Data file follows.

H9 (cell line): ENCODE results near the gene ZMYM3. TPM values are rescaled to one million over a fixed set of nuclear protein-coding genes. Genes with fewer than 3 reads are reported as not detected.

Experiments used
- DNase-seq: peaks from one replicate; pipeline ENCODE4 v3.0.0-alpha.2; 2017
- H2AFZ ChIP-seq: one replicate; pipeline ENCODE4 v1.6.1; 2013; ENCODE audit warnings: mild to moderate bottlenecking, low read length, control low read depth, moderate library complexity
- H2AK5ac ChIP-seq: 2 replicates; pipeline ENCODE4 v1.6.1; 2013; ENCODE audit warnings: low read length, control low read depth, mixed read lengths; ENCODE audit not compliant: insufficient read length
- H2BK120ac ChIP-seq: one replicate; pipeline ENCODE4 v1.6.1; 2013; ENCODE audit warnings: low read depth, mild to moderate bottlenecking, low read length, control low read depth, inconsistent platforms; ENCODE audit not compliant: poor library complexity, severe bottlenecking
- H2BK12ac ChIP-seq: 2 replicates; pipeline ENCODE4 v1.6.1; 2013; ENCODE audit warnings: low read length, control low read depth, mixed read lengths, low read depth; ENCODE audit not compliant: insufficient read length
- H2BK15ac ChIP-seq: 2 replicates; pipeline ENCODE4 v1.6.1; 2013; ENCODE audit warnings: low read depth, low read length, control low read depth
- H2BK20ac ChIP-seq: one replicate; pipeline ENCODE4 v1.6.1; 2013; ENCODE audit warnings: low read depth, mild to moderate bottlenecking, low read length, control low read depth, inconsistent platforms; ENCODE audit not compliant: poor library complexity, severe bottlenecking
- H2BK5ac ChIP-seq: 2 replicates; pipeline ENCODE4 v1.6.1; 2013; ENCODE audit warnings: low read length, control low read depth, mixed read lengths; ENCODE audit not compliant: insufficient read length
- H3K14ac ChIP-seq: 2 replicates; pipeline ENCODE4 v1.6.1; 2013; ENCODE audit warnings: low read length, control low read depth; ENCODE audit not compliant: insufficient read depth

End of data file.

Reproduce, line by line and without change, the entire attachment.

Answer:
H9 (cell line): ENCODE results near the gene ZMYM3. TPM values are rescaled to one million over a fixed set of nuclear protein-coding genes. Genes with fewer than 3 reads are reported as not detected.

Experiments used
- DNase-seq: peaks from one replicate; pipeline ENCODE4 v3.0.0-alpha.2; 2017
- H2AFZ ChIP-seq: one replicate; pipeline ENCODE4 v1.6.1; 2013; ENCODE audit warnings: mild to moderate bottlenecking, low read length, control low read depth, moderate library complexity
- H2AK5ac ChIP-seq: 2 replicates; pipeline ENCODE4 v1.6.1; 2013; ENCODE audit warnings: low read length, control low read depth, mixed read lengths; ENCODE audit not compliant: insufficient read length
- H2BK120ac ChIP-seq: one replicate; pipeline ENCODE4 v1.6.1; 2013; ENCODE audit warnings: low read depth, mild to moderate bottlenecking, low read length, control low read depth, inconsistent platforms; ENCODE audit not compliant: poor library complexity, severe bottlenecking
- H2BK12ac ChIP-seq: 2 replicates; pipeline ENCODE4 v1.6.1; 2013; ENCODE audit warnings: low read length, control low read depth, mixed read lengths, low read depth; ENCODE audit not compliant: insufficient read length
- H2BK15ac ChIP-seq: 2 replicates; pipeline ENCODE4 v1.6.1; 2013; ENCODE audit warnings: low read depth, low read length, control low read depth
- H2BK20ac ChIP-seq: one replicate; pipeline ENCODE4 v1.6.1; 2013; ENCODE audit warnings: low read depth, mild to moderate bottlenecking, low read length, control low read depth, inconsistent platforms; ENCODE audit not compliant: poor library complexity, severe bottlenecking
- H2BK5ac ChIP-seq: 2 replicates; pipeline ENCODE4 v1.6.1; 2013; ENCODE audit warnings: low read length, control low read depth, mixed read lengths; ENCODE audit not compliant: insufficient read length
- H3K14ac ChIP-seq: 2 replicates; pipeline ENCODE4 v1.6.1; 2013; ENCODE audit warnings: low read length, control low read depth; ENCODE audit not compliant: insufficient read depth